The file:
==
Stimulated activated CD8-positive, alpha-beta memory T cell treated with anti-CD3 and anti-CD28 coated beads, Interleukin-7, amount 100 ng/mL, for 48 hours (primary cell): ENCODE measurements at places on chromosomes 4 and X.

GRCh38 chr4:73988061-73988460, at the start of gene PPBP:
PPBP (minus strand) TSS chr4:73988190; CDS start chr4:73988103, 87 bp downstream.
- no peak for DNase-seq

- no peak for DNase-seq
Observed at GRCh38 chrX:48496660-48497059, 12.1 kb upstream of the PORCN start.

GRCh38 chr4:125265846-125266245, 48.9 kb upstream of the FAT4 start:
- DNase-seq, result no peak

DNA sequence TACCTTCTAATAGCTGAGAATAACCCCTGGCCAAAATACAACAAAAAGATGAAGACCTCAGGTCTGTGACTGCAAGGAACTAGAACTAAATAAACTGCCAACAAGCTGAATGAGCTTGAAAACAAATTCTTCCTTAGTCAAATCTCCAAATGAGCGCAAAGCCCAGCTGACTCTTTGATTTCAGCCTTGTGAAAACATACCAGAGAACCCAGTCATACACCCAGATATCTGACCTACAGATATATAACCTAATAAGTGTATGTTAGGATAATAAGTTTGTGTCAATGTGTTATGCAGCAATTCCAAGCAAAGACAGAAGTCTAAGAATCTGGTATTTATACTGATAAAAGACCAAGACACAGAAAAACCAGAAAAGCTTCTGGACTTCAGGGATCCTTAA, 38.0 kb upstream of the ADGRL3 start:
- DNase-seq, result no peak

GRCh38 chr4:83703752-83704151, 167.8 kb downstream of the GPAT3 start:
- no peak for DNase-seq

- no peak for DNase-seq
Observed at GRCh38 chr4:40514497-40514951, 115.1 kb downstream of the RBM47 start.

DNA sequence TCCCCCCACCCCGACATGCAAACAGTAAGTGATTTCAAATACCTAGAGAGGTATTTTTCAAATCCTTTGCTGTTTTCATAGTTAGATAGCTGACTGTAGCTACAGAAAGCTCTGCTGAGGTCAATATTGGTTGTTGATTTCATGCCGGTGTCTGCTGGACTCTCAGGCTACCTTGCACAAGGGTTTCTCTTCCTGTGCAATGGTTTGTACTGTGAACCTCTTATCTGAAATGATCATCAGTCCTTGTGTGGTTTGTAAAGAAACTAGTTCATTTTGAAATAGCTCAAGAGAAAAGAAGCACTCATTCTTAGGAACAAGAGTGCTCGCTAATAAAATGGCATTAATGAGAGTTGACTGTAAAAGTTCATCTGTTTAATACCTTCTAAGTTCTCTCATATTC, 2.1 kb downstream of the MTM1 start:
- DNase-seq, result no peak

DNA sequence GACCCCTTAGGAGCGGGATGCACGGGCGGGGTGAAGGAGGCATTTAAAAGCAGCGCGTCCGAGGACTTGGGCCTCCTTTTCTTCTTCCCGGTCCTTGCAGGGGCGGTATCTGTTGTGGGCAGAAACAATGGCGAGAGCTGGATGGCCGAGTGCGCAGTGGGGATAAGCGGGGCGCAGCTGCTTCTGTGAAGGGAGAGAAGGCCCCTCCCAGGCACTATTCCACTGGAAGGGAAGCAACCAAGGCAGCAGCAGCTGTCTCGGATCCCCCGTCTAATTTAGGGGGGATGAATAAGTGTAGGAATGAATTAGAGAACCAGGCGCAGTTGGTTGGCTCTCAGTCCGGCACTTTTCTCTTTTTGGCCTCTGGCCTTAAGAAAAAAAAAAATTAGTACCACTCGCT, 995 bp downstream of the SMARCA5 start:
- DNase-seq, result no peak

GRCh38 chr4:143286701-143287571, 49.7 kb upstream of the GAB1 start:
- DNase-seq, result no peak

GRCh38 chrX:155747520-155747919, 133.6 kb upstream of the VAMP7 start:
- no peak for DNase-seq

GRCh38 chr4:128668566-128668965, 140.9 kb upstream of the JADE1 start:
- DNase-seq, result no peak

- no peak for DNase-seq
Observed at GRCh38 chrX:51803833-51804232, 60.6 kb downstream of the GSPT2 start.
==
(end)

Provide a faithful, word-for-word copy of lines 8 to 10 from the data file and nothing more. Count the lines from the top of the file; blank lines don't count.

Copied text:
- DNase-seq, result no peak

DNA sequence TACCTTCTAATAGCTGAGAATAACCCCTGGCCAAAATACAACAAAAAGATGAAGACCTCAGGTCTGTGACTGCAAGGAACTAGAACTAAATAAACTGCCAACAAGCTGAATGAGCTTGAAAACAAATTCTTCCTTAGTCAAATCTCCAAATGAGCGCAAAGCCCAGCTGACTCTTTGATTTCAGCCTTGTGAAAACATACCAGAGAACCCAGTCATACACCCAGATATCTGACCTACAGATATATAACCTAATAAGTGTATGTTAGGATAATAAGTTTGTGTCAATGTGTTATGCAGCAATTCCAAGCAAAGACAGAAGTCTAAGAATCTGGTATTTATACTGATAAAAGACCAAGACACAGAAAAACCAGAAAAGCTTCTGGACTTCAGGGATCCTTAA, 38.0 kb upstream of the ADGRL3 start:
- DNase-seq, result no peak